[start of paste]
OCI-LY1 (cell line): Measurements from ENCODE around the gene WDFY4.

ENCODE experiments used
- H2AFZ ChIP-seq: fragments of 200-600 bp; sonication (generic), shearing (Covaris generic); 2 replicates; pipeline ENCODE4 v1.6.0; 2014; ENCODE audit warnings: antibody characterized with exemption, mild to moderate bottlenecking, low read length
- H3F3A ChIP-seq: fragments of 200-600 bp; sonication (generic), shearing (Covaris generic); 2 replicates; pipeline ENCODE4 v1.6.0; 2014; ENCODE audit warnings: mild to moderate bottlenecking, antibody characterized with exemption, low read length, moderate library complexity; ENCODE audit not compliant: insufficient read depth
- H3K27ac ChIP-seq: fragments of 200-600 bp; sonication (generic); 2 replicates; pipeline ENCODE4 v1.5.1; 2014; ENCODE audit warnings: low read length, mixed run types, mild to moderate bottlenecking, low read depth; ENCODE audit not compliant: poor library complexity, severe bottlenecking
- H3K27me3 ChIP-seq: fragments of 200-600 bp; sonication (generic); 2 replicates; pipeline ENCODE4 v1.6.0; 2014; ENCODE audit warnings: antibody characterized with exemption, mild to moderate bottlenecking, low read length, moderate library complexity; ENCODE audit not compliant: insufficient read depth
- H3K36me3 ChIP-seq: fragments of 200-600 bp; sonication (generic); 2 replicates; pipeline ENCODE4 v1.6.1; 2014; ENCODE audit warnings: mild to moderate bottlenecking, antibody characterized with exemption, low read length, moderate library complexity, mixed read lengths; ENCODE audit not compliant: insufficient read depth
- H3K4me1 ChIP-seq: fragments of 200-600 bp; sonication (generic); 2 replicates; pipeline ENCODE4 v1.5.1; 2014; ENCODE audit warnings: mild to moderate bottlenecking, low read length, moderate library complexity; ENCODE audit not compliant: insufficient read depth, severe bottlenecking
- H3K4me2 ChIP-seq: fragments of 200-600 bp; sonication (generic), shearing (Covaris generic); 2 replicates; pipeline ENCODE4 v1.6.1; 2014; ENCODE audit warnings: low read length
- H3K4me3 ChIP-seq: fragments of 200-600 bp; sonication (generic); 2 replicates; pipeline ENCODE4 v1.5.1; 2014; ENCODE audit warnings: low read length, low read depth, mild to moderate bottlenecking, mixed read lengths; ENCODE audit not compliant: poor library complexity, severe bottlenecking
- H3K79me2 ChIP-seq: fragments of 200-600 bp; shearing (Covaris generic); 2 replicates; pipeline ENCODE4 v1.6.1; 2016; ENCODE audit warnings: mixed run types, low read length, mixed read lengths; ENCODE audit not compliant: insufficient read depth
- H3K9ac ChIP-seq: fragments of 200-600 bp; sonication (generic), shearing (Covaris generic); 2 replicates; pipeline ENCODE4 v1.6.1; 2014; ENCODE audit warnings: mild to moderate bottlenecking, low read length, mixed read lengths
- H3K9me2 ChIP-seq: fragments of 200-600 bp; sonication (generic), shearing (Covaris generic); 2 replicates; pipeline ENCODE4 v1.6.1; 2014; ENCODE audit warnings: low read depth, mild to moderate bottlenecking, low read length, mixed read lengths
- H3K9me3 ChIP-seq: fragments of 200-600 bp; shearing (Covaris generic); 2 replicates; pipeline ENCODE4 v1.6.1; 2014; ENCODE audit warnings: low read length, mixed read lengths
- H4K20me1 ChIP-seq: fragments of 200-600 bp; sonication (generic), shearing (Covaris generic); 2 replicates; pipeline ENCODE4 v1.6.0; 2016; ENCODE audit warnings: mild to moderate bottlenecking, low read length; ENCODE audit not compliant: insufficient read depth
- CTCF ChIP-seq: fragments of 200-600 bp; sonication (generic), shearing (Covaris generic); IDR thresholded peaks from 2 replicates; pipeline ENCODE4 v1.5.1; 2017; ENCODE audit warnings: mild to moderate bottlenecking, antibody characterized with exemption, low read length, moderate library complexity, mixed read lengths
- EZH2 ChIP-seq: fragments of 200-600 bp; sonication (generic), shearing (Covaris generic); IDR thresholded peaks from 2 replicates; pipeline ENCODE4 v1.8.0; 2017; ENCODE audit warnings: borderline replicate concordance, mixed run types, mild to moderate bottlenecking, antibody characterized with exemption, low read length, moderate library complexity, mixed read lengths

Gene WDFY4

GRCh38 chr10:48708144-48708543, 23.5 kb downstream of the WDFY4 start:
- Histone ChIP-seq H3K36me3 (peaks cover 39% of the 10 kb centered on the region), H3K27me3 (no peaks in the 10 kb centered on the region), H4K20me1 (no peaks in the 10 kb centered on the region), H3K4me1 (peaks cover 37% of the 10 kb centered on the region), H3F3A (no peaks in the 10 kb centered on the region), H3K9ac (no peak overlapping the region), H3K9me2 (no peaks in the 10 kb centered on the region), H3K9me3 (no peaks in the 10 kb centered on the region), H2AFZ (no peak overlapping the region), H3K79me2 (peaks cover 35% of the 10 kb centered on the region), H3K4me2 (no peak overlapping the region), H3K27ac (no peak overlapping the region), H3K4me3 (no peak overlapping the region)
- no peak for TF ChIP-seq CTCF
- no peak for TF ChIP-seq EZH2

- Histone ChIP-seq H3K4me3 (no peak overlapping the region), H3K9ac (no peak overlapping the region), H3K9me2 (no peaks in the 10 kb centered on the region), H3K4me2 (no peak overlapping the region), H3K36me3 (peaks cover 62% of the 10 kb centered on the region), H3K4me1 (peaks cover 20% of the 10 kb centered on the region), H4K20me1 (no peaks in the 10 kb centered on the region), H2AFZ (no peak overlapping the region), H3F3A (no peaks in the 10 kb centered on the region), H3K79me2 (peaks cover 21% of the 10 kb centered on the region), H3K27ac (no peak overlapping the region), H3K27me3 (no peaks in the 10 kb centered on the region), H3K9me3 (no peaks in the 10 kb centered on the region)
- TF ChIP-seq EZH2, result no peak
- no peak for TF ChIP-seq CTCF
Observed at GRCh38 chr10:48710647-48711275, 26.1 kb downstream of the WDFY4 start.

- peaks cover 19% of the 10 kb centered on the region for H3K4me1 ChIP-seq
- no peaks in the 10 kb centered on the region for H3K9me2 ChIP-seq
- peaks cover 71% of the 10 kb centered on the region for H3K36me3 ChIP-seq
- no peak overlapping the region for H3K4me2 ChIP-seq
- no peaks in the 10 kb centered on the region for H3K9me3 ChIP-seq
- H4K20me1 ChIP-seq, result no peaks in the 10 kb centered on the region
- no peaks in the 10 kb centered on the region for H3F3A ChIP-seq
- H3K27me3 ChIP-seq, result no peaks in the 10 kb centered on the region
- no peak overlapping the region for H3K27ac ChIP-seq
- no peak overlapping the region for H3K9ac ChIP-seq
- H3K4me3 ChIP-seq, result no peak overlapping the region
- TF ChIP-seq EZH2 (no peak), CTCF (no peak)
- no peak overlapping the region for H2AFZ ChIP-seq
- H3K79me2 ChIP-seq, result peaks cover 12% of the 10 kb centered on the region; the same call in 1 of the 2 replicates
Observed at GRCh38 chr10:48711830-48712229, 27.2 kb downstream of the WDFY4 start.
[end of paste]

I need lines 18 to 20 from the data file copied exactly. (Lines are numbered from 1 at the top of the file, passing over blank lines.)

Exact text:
Gene WDFY4

GRCh38 chr10:48708144-48708543, 23.5 kb downstream of the WDFY4 start:
- Histone ChIP-seq H3K36me3 (peaks cover 39% of the 10 kb centered on the region), H3K27me3 (no peaks in the 10 kb centered on the region), H4K20me1 (no peaks in the 10 kb centered on the region), H3K4me1 (peaks cover 37% of the 10 kb centered on the region), H3F3A (no peaks in the 10 kb centered on the region), H3K9ac (no peak overlapping the region), H3K9me2 (no peaks in the 10 kb centered on the region), H3K9me3 (no peaks in the 10 kb centered on the region), H2AFZ (no peak overlapping the region), H3K79me2 (peaks cover 35% of the 10 kb centered on the region), H3K4me2 (no peak overlapping the region), H3K27ac (no peak overlapping the region), H3K4me3 (no peak overlapping the region)